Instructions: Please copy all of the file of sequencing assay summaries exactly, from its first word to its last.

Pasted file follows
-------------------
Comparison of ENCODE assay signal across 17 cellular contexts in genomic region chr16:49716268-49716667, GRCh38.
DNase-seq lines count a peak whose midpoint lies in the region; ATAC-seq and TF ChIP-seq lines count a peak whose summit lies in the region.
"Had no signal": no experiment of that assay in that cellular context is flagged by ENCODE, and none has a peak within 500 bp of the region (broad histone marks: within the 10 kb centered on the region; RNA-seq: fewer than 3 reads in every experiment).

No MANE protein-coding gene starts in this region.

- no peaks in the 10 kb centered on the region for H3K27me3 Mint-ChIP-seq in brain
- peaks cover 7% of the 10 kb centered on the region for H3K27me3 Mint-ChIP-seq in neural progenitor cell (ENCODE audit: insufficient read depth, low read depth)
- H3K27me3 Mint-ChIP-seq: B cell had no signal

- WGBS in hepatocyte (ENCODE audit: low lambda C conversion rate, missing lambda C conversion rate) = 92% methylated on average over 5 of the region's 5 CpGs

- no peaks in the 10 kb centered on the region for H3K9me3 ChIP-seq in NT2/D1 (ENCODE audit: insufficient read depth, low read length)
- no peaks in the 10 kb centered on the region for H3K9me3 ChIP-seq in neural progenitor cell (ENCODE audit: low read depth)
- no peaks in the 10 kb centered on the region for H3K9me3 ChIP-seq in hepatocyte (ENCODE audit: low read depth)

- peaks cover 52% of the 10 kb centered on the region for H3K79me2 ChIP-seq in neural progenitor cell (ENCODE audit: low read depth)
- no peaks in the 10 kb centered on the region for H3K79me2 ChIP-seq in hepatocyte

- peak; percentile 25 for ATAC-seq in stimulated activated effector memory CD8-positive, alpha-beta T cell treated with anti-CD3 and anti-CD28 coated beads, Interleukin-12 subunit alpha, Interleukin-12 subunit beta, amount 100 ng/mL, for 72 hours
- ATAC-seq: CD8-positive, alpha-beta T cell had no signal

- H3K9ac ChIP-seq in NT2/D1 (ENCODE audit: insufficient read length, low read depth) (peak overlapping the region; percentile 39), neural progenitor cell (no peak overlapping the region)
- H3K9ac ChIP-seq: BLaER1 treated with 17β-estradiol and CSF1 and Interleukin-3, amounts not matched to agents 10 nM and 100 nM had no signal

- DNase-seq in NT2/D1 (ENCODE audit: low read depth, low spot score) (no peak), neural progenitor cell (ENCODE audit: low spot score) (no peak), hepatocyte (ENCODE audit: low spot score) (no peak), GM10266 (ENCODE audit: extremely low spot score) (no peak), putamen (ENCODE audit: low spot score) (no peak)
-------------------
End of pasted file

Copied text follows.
Comparison of ENCODE assay signal across 17 cellular contexts in genomic region chr16:49716268-49716667, GRCh38.
DNase-seq lines count a peak whose midpoint lies in the region; ATAC-seq and TF ChIP-seq lines count a peak whose summit lies in the region.
"Had no signal": no experiment of that assay in that cellular context is flagged by ENCODE, and none has a peak within 500 bp of the region (broad histone marks: within the 10 kb centered on the region; RNA-seq: fewer than 3 reads in every experiment).

No MANE protein-coding gene starts in this region.

- no peaks in the 10 kb centered on the region for H3K27me3 Mint-ChIP-seq in brain
- peaks cover 7% of the 10 kb centered on the region for H3K27me3 Mint-ChIP-seq in neural progenitor cell (ENCODE audit: insufficient read depth, low read depth)
- H3K27me3 Mint-ChIP-seq: B cell had no signal

- WGBS in hepatocyte (ENCODE audit: low lambda C conversion rate, missing lambda C conversion rate) = 92% methylated on average over 5 of the region's 5 CpGs

- no peaks in the 10 kb centered on the region for H3K9me3 ChIP-seq in NT2/D1 (ENCODE audit: insufficient read depth, low read length)
- no peaks in the 10 kb centered on the region for H3K9me3 ChIP-seq in neural progenitor cell (ENCODE audit: low read depth)
- no peaks in the 10 kb centered on the region for H3K9me3 ChIP-seq in hepatocyte (ENCODE audit: low read depth)

- peaks cover 52% of the 10 kb centered on the region for H3K79me2 ChIP-seq in neural progenitor cell (ENCODE audit: low read depth)
- no peaks in the 10 kb centered on the region for H3K79me2 ChIP-seq in hepatocyte

- peak; percentile 25 for ATAC-seq in stimulated activated effector memory CD8-positive, alpha-beta T cell treated with anti-CD3 and anti-CD28 coated beads, Interleukin-12 subunit alpha, Interleukin-12 subunit beta, amount 100 ng/mL, for 72 hours
- ATAC-seq: CD8-positive, alpha-beta T cell had no signal

- H3K9ac ChIP-seq in NT2/D1 (ENCODE audit: insufficient read length, low read depth) (peak overlapping the region; percentile 39), neural progenitor cell (no peak overlapping the region)
- H3K9ac ChIP-seq: BLaER1 treated with 17β-estradiol and CSF1 and Interleukin-3, amounts not matched to agents 10 nM and 100 nM had no signal

- DNase-seq in NT2/D1 (ENCODE audit: low read depth, low spot score) (no peak), neural progenitor cell (ENCODE audit: low spot score) (no peak), hepatocyte (ENCODE audit: low spot score) (no peak), GM10266 (ENCODE audit: extremely low spot score) (no peak), putamen (ENCODE audit: low spot score) (no peak)